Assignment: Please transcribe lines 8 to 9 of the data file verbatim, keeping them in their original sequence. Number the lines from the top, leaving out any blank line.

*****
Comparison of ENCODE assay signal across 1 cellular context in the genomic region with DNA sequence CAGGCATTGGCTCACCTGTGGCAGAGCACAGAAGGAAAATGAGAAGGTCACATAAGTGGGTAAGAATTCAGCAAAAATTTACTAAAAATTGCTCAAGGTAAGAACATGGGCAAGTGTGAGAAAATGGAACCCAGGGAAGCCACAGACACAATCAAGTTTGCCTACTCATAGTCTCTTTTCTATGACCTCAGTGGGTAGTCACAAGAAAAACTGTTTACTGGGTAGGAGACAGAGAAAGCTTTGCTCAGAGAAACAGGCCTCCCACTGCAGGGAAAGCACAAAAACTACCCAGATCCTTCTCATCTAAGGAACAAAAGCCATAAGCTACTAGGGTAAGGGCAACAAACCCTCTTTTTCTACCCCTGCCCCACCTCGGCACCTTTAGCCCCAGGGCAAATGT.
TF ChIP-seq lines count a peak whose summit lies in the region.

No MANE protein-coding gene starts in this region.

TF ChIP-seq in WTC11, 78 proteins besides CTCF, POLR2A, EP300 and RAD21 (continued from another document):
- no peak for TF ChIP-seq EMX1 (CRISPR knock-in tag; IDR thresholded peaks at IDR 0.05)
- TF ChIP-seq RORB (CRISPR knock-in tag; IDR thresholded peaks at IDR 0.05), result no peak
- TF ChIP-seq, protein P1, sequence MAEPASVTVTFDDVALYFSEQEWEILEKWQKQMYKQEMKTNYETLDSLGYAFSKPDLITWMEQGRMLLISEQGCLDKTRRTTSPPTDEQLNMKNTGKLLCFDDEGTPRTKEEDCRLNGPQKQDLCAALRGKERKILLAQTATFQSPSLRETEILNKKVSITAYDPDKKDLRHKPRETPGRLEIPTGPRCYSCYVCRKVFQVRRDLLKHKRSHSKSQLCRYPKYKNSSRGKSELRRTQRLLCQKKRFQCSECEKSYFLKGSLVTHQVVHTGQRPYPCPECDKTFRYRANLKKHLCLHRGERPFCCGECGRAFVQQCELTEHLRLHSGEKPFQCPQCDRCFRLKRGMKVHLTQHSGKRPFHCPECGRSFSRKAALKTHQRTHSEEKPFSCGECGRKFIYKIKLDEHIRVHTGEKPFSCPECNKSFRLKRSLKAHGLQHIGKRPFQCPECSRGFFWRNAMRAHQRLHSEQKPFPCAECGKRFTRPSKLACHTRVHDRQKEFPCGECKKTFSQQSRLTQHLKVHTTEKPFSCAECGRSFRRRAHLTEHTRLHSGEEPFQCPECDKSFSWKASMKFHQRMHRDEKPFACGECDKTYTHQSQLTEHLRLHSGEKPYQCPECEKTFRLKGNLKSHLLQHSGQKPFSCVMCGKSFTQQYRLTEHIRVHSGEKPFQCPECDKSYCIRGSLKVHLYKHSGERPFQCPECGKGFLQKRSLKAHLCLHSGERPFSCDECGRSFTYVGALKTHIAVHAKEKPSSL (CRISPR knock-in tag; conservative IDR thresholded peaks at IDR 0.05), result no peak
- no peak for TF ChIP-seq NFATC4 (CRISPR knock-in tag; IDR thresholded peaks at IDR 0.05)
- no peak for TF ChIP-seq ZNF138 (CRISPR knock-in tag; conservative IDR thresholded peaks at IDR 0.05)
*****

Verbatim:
- no peak for TF ChIP-seq NFATC4 (CRISPR knock-in tag; IDR thresholded peaks at IDR 0.05)
- no peak for TF ChIP-seq ZNF138 (CRISPR knock-in tag; conservative IDR thresholded peaks at IDR 0.05)